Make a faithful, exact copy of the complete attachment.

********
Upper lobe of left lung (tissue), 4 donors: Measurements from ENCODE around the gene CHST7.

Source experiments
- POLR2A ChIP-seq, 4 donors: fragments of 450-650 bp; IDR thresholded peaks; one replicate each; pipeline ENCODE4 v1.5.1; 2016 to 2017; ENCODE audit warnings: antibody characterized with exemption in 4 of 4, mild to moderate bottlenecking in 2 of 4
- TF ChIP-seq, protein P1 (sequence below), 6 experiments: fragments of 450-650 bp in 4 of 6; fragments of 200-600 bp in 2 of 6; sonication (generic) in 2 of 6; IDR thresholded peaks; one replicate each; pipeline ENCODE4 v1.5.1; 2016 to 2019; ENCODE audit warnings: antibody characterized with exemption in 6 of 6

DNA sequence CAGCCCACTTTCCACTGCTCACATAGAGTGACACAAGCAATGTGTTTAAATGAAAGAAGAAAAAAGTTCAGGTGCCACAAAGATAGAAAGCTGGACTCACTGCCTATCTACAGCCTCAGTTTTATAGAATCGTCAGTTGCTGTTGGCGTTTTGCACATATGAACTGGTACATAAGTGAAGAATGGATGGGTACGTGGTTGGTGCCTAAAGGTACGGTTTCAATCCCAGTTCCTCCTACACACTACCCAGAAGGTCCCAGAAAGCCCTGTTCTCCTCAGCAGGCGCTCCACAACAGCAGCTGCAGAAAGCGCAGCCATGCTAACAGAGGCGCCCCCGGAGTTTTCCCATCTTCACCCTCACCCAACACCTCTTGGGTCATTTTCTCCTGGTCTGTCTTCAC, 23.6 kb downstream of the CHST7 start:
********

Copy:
Upper lobe of left lung (tissue), 4 donors: Measurements from ENCODE around the gene CHST7.

Source experiments
- POLR2A ChIP-seq, 4 donors: fragments of 450-650 bp; IDR thresholded peaks; one replicate each; pipeline ENCODE4 v1.5.1; 2016 to 2017; ENCODE audit warnings: antibody characterized with exemption in 4 of 4, mild to moderate bottlenecking in 2 of 4
- TF ChIP-seq, protein P1 (sequence below), 6 experiments: fragments of 450-650 bp in 4 of 6; fragments of 200-600 bp in 2 of 6; sonication (generic) in 2 of 6; IDR thresholded peaks; one replicate each; pipeline ENCODE4 v1.5.1; 2016 to 2019; ENCODE audit warnings: antibody characterized with exemption in 6 of 6

DNA sequence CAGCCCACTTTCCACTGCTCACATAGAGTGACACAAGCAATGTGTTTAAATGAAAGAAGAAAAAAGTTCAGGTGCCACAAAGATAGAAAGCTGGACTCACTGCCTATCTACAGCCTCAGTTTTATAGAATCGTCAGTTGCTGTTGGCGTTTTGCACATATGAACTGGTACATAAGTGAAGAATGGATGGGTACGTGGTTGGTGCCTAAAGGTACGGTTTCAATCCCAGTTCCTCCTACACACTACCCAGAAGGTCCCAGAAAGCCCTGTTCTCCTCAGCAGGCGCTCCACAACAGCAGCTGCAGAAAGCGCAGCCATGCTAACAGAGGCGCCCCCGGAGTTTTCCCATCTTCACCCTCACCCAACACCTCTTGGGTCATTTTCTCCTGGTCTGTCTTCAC, 23.6 kb downstream of the CHST7 start: